Municipal bond volume growth slowed perceptibly last month, but the dollar value of bonds through August was still 42% higher than for the same period last year, at $150.78 billion compared with $105.87 billion, according to figures compiled by Securities Data Co.

Bond volume in August, at $18.99 billion, was only 6% higher than August 1991's $17.92 billion. Last month, new-money issues fell to $8.11 billion, off 38% from the year-ago period's $13.06 billion. However, refundings continued to be sold at a torrid pace, jumping 124%, to $10.88 billion from $4.87 billion.

New money has cooled through the first eight months, rising only 2%, to $79.89 billion from $78.03 billion. Refundings, on the other hand, were still skyrocketing at $70.89 billion, a 155% increase from $27.84 billion last year. Refundings now account for 47% of all new issues so far this year.

Further, the $70.89 billion is already the highest yearly total for refundings, passing the previous record of $70.77 billion set in 1985.

In August, 20 of the 50 largest issues were for refundings, while eight others in the group were combined refunding and new-money deals. Last month's two largest issues were refundings: $1.17 billion of New York City general obligation bonds and $1.04 billion of New York City Municipal Water Finance Authority water and sewer bonds.

Although the dollar amount for August was the second highest for that month, the 651 issues sold was the lowest number since January 1991's 625 issues. However, dollar volume that month was only $7.83 billion.

The highest dollar amount for August occurred in 1986, when issuers rush $30.87 billion to market to beat the Sept. 1 effective date for the Tax Reform Act of 1986.

Bond financing has risen this year for every purpose category. General purpose and multipurpose issues, the largest category, posted a 45% rise through August, to $40.88 billion from $28.14 billion.

Education, the largest specific purpose for tax-exempt bonding, jumped 45% through August, to $27.22 billion from $18.82 billion a year ago. Transportation bond sales more than doubled, to $17.41 billion from $8.42 billion a year ago, an increase of 107%. Bonds sold for roads and highways soared to, $8.54 billion from $3.03 billion last year, a jump of 181%. Airport financing jumped 106%, to $4.44 billion from $2.16 billion.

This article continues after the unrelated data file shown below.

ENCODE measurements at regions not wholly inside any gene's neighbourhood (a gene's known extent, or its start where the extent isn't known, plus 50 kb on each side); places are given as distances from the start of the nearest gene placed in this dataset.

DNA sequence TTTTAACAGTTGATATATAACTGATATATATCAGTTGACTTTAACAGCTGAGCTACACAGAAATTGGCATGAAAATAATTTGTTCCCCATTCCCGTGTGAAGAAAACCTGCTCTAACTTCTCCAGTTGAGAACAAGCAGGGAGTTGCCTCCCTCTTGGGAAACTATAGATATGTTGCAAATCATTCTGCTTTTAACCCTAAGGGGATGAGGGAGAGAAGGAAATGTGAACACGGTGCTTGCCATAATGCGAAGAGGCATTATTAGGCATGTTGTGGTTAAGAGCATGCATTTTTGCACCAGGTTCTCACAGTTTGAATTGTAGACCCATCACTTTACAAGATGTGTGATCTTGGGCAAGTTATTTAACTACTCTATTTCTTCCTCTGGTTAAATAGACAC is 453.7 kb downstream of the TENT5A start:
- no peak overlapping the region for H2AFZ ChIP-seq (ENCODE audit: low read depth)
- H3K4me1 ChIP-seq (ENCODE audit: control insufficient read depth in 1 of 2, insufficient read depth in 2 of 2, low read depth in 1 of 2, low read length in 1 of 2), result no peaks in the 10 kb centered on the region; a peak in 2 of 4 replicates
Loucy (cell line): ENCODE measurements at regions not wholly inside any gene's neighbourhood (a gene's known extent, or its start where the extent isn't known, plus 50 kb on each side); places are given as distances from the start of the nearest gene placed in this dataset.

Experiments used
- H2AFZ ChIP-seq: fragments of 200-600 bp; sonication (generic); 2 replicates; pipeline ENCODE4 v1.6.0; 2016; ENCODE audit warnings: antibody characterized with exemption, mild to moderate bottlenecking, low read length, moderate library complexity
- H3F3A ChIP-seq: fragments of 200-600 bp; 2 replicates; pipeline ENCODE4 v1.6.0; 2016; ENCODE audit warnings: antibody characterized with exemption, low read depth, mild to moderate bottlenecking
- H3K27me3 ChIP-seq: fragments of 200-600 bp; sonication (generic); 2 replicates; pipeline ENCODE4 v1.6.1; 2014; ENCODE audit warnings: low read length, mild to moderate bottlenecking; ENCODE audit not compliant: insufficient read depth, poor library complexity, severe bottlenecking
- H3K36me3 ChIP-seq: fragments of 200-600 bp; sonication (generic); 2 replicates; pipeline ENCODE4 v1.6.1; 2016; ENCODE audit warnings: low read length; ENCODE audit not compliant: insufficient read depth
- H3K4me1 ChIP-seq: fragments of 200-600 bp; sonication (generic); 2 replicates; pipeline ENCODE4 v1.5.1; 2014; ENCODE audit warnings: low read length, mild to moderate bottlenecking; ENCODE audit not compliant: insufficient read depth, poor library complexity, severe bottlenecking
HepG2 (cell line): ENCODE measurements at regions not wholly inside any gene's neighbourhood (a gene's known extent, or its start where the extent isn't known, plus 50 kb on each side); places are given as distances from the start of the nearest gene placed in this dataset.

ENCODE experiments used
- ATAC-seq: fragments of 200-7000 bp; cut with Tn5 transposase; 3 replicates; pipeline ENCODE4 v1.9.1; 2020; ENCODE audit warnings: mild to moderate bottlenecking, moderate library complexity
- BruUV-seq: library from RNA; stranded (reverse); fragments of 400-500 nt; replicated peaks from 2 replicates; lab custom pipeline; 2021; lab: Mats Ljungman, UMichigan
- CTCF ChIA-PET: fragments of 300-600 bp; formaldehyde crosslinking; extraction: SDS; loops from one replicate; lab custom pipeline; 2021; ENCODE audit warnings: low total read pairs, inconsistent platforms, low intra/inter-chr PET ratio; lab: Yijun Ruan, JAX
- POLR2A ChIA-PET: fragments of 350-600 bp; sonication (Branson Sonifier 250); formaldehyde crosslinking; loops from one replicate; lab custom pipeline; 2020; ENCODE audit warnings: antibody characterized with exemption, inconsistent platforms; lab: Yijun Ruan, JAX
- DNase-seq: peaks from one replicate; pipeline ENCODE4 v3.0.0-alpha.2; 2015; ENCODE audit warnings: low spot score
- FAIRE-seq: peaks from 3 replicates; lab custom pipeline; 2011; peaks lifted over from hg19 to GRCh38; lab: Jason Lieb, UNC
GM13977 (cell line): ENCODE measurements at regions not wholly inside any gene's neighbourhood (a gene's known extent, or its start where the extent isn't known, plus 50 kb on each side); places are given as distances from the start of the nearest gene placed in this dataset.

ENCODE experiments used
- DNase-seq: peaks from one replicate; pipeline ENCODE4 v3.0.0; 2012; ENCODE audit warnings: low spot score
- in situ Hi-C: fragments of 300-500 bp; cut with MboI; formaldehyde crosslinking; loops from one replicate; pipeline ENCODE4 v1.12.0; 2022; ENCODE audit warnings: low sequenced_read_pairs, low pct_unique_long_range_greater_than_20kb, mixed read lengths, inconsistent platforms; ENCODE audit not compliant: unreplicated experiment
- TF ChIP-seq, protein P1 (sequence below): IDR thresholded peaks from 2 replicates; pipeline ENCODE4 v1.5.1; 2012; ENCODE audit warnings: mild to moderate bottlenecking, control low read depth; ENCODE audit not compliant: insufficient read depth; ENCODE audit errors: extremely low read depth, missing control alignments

Utilities rose 50%, to $17.37 billion from $11.6 billion.

Health-care volume rose 12%, to $13.73 billion; housing was up 34%, to $10.8 billion; electric power jumped 66%, to $9.51 billion; and industrial development increased 42%, to $4.63 billion.

Environmental facilities and public facilities were the only sectors to decline in the first eight months of 1992. Environmental issues declined 3%, to $4.25 billion from $4.439 billion, and public facilities were also off 3%, to $4.98 billion from $5.16 billion.

Negotiated offerings surged 54%, to $117.24 billion from $76.28 billion, while competitively bid sales rose 15%, to $32.02 billion from $27.8 billion. Private placements fell 15%, to $1.52 billion from $1.79 billion.

Bonds subject to the alternative minimum tax posted a 27% gain, to $9.88 billion from $7.81 billion, because of increases in single-family mortgage bonds and airport revenue bonds. Taxable deals decreased 5%, to $2.68 billion from $2.81 billion.

General obligation issues surged 55%, to $56.61 billion from $36.66 billion last year, and increased their share of the market to 38% from 35%. Revenue bond sales were up 36%, to $94.17 billion from $69.31 billion.

The use of bond insurance to enhance municipals soared 51%, to $51.25 billion from $33.89 billion. This year's total already is the second highest annual figure for insured bonds, exceeded only by last year's $51.53 billion.

Bonds secured by insured mortgages or collateralized by mortgage securities rose 9%, to $3.22 billion from $2.96 billion. Bonds backed by bank letters of credit dropped 17%, to $4.56 billion, despite a 34% jump in variable-rate financing, to $9.02 billion.

State government issues rose 47%, to $16.78 billion, and state agency sales jumped 55%, to $40.99 billion. Bonds sold by local municipalities rose 44%, to $66.44 billion, and local authority sales posted a 39% increase, to $26.57 billion. Bonds sold by public universities and colleges declined 6%, to $2.43 billion.

California issuers continued to be the most active, bringing $17.37 billion to the markets, up 5% from $16.54 billion the year before. New York was second, with a 16% increase to $13.72 billion; followed by Texas, up 50% to $12.01 billion; Florida, up 69% to $9.98 billion; and Pennsylvania, up 29% to $8.38 billion.

Securities Data's figures are preliminary and subject to substantial revision. July's bond volume, for example, was revised to $17.41 billion, up $1.64 billion from the $15.77 billion initially reported.

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